So, You Thought You Knew QMF?

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IBM’s DB2 Query Management Facility (QMF) has been a stable, perpetually reliable workhorse for DB2 query and reporting for many years. However, as other Business Intelligence (BI) technologies evolved, QMF has taken a back seat to some newer trends in BI, such as sophisticated dashboards, Online Analytical Processing (OLAP) support, graphical reports and more, which have become the standards by which BI tools are evaluated. IBM’s release of QMF Version 10, however, is a game-changer.

This article examines many new features available to new and existing QMF customers. The core product has been enhanced to leverage new features of DB2 and z/OS, but the really exciting news is that QMF V10 is now equipped for consideration as a front-running BI tool.

New features include:

  • Sophisticated dashboard support
  • More than 150 new analytics functions
  • OLAP support
  • Graphical queries and reports
  • Sophisticated and unique new graphs and charts
  • New metadata definition capabilities
  • Access to any Java Database Connectivity (JDBC)-enabled database (e.g., IMS V11 and others).

QMF was initially designed to be a straightforward query and reporting tool. The assumption was that the information provided to the users from source tables was suitable for all reporting purposes. It was intended to provide relief from the constant pressures users placed on IT to produce reports.

As shown in Figure 1, QMF doesn’t look or feel like what most perceive it to be. Here we show an interactive dashboard with a variety of graphical objects displaying data in a variety of formats. The individual objects may be showing data from a single source or multiple sources from different platforms.


The emergence of BI technologies provided new features and functions beyond standard reporting basics. IF-THEN-ELSE logic and newly calculated values from base table or query information are the norm. There are other requirements for any modern BI tool that were needed in QMF. IBM enhanced the standard package and many analytics features, including increases in buffering, query sizes, and more. Many restrictions were removed to ensure a more efficient processing environment.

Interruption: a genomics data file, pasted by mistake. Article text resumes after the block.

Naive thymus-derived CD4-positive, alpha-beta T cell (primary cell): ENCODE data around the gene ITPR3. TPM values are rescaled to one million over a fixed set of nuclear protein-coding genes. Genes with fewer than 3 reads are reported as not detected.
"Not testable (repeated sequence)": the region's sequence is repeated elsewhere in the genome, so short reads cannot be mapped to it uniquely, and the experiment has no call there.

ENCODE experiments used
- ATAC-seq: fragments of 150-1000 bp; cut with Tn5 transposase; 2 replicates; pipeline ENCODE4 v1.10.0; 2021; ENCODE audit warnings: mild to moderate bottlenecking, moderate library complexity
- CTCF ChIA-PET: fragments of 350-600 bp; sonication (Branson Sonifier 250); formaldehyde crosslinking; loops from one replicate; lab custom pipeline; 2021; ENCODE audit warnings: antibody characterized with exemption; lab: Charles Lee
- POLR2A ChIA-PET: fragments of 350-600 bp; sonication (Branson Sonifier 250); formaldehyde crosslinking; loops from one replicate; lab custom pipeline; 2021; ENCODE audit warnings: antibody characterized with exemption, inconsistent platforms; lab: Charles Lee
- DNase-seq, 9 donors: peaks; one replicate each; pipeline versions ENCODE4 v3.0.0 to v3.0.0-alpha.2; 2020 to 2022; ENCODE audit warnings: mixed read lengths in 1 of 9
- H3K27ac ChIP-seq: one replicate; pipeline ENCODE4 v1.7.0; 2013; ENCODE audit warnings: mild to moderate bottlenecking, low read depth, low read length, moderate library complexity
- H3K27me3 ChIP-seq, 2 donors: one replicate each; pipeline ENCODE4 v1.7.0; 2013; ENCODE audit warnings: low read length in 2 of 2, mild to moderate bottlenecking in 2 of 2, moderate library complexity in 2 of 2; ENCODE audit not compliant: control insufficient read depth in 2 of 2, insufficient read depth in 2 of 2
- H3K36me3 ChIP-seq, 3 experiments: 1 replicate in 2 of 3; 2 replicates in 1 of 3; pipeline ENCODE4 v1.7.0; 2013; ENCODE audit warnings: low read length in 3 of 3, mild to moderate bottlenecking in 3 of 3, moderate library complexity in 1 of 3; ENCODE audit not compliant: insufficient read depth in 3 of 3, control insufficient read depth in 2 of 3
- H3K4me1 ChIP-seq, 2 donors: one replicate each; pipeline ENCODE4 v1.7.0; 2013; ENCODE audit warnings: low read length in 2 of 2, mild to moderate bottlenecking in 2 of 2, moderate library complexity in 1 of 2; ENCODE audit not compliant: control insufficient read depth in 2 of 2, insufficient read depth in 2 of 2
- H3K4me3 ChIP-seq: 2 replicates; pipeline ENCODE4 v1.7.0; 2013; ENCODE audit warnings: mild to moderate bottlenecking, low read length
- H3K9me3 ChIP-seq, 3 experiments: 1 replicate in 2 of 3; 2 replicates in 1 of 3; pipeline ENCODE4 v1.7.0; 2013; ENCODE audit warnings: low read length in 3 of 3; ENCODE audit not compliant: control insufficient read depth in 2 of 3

The workstation version is written in Eclipse and uses the familiar Eclipse interface style, which provides the ability to expose or hide multiple panes and functional areas that can all be customized or dragged and dropped to suit user needs. Given the ability to access and use existing QMF objects from a workstation or Web interface, the many saved objects users have invested in may now be applied in a more modern, interactive, graphical environment.

The QMF family includes two distinct packages:

  • QMF Classic Edition is the standard TSO/CICS traditional mainframe interface.
  • QMF Enterprise Edition includes QMF High Performance Option (HPO), QMF for Workstation (rich client for Windows, Linux, and Solaris), and QMF for WebSphere (thin-client for Windows, Linux, Solaris, AIX, HP-UX, iSeries, Linux on System z, and z/OS).

If you’ve invested in QMF or evaluated it in the past and found it somewhat short on certain features or functions, here are some of the significant new features you should evaluate as part of any modernization, upgrade, or acquisition strategy:

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